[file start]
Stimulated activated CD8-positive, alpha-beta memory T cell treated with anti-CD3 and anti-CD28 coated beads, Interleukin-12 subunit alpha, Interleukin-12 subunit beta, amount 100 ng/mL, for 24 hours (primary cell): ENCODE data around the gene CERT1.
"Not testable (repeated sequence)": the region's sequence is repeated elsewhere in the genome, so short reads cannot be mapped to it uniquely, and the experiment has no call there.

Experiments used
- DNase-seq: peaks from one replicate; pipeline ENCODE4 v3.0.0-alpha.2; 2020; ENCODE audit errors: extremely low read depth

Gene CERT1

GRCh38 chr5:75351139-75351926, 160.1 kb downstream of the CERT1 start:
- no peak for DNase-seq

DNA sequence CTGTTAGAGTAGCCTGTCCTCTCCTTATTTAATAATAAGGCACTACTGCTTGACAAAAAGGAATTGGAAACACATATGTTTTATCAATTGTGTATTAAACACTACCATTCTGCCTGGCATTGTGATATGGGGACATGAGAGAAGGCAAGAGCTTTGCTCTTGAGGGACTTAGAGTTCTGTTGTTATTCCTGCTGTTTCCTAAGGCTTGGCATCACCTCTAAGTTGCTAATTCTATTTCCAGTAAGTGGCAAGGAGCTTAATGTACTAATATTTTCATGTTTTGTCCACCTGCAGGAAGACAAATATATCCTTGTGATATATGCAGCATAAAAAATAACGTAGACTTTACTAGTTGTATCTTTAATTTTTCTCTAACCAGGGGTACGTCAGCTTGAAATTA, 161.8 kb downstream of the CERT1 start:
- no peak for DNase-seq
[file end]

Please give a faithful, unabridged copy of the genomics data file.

Stimulated activated CD8-positive, alpha-beta memory T cell treated with anti-CD3 and anti-CD28 coated beads, Interleukin-12 subunit alpha, Interleukin-12 subunit beta, amount 100 ng/mL, for 24 hours (primary cell): ENCODE data around the gene CERT1.
"Not testable (repeated sequence)": the region's sequence is repeated elsewhere in the genome, so short reads cannot be mapped to it uniquely, and the experiment has no call there.

Experiments used
- DNase-seq: peaks from one replicate; pipeline ENCODE4 v3.0.0-alpha.2; 2020; ENCODE audit errors: extremely low read depth

Gene CERT1

GRCh38 chr5:75351139-75351926, 160.1 kb downstream of the CERT1 start:
- no peak for DNase-seq

DNA sequence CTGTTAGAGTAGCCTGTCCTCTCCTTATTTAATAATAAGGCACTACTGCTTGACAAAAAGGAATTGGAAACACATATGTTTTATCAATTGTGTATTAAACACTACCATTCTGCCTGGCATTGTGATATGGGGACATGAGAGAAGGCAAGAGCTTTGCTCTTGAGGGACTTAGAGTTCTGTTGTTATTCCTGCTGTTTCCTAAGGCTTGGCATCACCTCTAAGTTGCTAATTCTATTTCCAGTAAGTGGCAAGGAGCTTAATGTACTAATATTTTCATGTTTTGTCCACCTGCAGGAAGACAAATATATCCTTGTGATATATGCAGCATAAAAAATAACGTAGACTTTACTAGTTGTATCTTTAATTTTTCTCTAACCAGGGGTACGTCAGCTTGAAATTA, 161.8 kb downstream of the CERT1 start:
- no peak for DNase-seq